August 23, 2019

Three Transnational Moments in the History of Chinese Art

OCAT Institute

Attributed to Gu Kaizhi, Admonitions of the Court Instructress, detail. Ink and color on silk, 343.75 x 24.37cm. The British Museum. Courtesy OCAT Institute.

This series of three lectures concentrates on the first three decades of the 20th century, when the two binary oppositions of modern/traditional, and East/West, first came to be applied to the art of China. It attempts to place the developments of this period in a wider framework, by paying close attention to the specific acts of translation and transposition which moved ideas and objects around the globe at this point, making for an unprecedented degree of transnational input into the way Chinese art was understood globally at this time. Each lecture takes as its starting point a pair of encounters between individuals, texts and places, to examine how an understanding of "the cosmopolitan"—here defined simply as "how people have thought and acted beyond the local"—can deepen our understanding and appreciation of the culture of this key period. Arguing that "cosmopolitanism is not a circle created by a culture diffused from a center, but instead that centers are everywhere and circumferences nowhere", the series will try to find new ways of studying the modern art of China which finally move us beyond concepts like "influence", to understand flows and connections in a more complex manner.

1902–1903: Xie He in Calcutta, and Nakamura Fusetsu in Paris
The first lecture of the series takes as one of its starting point the first engagements outside Asia with the "Six Laws" of the 5th-century writer on painting Xie He, particularly the first English translation made by Okakura Kakuzo (1862–1913) in his 1903 book Ideals of the East. Particular attention will be drawn to the Indian environment in which Okakura wrote this work, and to the way in which that environment conditioned the understanding of the influential British curator and art historian Laurence Binyon (1869–1943). The second starting point of this lecture is the training received in Paris by the Japanese artist Nakamura Fusetsu (1866–1943), author of one of the earliest and most influential histories of Chinese painting. Together these episodes will start to unpack a network of ideas which moved rapidly around the globe as "Chinese art" came into focus as a new type of object for study.

1922–23: Dong Qichang in London, and Hans Driesch in Beijing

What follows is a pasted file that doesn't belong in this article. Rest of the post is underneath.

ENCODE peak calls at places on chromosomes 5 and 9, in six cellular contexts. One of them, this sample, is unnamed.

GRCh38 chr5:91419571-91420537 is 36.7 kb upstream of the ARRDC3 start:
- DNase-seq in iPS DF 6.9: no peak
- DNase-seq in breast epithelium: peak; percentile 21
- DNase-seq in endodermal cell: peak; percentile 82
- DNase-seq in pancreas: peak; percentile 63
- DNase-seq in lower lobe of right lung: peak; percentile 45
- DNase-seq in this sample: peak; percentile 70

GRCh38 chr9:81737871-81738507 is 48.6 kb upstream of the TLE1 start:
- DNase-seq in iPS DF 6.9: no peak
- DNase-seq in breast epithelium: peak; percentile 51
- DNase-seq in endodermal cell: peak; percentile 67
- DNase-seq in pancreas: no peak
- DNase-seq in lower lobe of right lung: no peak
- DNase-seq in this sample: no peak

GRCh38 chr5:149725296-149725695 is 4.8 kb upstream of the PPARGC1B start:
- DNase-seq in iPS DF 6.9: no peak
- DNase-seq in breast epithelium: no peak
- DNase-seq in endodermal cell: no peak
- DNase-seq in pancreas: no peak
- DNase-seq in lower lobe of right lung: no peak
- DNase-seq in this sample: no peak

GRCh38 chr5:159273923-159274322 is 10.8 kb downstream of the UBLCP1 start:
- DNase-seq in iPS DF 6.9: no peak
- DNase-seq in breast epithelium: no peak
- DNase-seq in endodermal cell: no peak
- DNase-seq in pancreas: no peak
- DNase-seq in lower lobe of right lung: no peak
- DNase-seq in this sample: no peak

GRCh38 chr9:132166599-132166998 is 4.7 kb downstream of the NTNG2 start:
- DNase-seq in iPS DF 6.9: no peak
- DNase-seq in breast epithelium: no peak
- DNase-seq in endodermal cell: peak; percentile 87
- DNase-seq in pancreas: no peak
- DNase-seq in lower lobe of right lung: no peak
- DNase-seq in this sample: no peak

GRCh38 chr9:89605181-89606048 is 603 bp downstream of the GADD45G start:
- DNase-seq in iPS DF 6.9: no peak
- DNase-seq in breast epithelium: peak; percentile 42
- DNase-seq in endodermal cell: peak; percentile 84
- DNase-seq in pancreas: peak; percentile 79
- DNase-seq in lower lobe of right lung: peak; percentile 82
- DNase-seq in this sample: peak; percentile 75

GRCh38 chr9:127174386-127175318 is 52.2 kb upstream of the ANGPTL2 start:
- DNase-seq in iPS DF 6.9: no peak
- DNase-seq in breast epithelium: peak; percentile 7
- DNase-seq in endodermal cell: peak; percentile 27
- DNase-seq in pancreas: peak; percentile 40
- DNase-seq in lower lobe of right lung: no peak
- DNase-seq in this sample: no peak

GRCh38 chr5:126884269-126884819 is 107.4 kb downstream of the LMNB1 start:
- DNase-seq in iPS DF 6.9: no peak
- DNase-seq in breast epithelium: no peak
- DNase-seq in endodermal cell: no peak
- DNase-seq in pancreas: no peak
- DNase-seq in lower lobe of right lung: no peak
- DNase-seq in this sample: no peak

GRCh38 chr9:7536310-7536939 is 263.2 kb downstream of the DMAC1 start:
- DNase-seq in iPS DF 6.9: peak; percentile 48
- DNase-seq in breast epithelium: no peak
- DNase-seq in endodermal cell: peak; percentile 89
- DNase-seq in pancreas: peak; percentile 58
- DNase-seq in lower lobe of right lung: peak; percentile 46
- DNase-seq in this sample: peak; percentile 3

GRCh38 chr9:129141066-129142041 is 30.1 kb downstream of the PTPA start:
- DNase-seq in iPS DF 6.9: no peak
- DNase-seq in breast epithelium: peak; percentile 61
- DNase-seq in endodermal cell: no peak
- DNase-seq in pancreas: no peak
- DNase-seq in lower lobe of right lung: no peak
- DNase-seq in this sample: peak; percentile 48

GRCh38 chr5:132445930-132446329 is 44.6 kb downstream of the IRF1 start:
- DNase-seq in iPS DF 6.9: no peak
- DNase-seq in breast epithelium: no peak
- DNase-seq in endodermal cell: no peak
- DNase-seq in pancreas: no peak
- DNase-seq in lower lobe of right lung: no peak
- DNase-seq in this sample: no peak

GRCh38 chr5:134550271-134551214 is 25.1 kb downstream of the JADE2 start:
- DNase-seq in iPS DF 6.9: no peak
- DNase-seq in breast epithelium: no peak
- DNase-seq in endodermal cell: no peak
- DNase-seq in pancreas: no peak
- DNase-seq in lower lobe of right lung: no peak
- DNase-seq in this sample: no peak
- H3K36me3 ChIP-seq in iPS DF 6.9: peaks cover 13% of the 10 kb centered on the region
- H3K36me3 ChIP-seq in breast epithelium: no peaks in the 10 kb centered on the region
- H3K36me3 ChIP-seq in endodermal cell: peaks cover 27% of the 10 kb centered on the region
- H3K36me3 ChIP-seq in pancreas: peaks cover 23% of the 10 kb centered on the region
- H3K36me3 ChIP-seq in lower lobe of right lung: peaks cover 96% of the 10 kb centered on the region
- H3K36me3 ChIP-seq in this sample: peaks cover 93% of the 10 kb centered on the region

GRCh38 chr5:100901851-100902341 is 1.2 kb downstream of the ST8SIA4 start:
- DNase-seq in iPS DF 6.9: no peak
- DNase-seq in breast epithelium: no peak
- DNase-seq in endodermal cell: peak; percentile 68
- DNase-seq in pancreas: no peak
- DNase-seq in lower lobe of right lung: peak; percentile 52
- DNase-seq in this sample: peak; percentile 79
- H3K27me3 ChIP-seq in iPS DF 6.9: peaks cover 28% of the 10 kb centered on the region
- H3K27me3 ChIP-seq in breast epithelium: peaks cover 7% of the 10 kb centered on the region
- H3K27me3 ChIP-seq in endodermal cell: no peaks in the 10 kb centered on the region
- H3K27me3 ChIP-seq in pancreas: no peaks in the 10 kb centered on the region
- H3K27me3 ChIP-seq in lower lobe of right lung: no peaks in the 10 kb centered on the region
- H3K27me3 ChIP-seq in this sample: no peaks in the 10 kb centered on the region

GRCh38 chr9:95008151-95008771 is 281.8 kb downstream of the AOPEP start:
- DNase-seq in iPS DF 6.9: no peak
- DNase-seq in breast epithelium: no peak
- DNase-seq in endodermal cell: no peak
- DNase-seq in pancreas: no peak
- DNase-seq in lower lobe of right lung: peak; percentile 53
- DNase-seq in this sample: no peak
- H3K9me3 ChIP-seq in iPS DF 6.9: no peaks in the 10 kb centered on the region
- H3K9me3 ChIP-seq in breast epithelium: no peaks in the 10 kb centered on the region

By the early 1920s a rich body of literature in a range of languages sought to interpret the history of Chinese art. This lecture will look at those developments, and at the ways in which a canon of key figures and key ideas came to be formed and circulated between major centres such as Beijing, London and Tokyo. At the same time it will examine the global reach of certain currents of thought which bore upon the understanding of art, and most particularly on the thought of Henri Bergson (1859–1941) and Hans Driesch (1867–1941), whose ideas of "vitalism" were debated and deployed on a truly international scale. Appropriated by major scholars such as Cai Yuanpei (1868–1940) and Liang Shuming (1893–1988) these ideas formed part of a newly transnational framework of thinking about art.

1927–28: Pan Yuliang in Rome, and Paul Cézanne in Shanghai
This final lecture of the series will look at the flourishing of a truly global environment for Chinese art in the later 1920s, at the movement of artists between a number of points of activity, and will revisit one of the most famous controversies of an era which was particularly marked by polemic and debate. This was the famous controversy instigated by the painter Xu Beihong (1895–1963), whose essay ‘Doubts’ will here be resituated in the context of global reactions to modernism in the aftermath of the First World War, to show how an artist based in Nanjing could be a full participant in the flow of ideas which connected a range of sites in what was truly in the process of becoming an "art world." The lecture will conclude with some reflections on how we might create a less mechanistic art history, one which takes fuller account of the full range of art practices in the historical past.

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